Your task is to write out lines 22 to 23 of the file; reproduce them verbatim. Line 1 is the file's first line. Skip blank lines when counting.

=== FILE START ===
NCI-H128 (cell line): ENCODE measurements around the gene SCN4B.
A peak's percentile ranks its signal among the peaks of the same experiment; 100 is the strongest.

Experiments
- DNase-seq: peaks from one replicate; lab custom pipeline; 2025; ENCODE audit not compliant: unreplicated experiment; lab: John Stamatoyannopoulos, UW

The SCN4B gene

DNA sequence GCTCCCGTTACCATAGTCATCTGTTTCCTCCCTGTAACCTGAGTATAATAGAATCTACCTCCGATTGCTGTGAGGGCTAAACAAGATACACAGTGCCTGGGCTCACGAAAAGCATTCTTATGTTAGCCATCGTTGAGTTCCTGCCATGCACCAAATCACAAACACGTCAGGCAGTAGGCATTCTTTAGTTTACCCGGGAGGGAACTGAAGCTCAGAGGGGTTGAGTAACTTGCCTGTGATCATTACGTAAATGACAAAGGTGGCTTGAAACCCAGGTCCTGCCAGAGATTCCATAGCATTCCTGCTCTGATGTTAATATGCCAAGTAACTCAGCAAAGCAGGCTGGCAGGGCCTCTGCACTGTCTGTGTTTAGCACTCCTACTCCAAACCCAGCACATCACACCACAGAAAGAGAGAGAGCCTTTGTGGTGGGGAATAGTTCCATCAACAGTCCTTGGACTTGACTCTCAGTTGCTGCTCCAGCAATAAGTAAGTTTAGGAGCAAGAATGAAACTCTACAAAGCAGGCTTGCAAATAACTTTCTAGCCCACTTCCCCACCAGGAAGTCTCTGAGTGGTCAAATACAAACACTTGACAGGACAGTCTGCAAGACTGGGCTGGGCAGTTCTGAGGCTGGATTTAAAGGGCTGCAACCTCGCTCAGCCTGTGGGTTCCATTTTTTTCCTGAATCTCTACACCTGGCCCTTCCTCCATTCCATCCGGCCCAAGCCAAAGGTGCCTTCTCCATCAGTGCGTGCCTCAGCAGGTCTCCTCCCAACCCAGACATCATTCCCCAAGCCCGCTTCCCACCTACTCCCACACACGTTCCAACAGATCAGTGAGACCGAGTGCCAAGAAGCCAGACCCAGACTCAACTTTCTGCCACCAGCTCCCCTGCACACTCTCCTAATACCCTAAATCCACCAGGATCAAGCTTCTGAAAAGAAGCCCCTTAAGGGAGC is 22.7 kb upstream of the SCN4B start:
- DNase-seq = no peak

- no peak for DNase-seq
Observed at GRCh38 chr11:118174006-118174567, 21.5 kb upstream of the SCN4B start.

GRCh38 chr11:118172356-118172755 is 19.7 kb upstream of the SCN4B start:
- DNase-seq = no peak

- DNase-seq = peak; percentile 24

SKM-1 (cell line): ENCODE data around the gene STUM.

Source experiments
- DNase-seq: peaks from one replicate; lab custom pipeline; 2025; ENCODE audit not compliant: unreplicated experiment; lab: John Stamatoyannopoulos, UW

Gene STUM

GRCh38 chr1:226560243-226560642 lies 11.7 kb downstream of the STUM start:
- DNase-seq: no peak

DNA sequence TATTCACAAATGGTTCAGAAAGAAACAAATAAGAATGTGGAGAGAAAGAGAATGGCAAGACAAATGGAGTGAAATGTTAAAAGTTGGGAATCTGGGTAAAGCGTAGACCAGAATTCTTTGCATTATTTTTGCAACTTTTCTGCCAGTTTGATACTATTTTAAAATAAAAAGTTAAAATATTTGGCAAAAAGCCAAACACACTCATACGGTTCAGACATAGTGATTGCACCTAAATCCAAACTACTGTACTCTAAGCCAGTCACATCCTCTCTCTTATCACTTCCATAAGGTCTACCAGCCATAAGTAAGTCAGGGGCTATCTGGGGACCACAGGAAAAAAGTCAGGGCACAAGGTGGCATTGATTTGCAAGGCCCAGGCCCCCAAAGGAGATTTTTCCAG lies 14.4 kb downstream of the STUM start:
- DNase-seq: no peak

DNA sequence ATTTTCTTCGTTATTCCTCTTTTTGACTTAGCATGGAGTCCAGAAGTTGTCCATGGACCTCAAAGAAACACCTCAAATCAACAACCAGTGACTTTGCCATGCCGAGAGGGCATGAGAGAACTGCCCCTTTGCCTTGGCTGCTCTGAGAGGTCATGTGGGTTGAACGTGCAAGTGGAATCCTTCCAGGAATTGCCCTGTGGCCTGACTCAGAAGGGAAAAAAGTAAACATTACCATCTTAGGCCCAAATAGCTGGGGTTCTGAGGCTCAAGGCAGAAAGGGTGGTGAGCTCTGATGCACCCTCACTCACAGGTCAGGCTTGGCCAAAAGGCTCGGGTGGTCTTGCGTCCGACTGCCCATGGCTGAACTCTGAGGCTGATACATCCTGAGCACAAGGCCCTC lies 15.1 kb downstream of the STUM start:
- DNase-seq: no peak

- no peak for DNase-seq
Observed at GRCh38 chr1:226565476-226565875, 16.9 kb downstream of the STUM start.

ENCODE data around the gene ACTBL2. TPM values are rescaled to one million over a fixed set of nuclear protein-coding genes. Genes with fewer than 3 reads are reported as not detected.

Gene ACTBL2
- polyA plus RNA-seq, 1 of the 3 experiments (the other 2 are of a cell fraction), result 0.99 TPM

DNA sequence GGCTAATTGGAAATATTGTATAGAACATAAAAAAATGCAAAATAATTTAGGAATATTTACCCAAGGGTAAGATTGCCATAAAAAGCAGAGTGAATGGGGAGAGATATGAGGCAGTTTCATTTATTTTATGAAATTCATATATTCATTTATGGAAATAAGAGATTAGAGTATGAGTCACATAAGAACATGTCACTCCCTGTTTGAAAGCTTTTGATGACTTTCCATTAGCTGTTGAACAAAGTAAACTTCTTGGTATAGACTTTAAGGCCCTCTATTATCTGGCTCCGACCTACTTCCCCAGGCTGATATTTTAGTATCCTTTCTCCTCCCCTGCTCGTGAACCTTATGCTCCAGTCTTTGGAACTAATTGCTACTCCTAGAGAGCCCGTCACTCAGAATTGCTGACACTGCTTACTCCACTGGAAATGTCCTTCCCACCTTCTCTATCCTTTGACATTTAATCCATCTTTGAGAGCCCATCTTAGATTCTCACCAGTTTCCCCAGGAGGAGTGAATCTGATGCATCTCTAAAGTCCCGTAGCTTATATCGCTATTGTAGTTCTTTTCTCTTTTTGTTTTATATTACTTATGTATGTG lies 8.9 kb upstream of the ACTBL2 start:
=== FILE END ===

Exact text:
- DNase-seq: no peak

- no peak for DNase-seq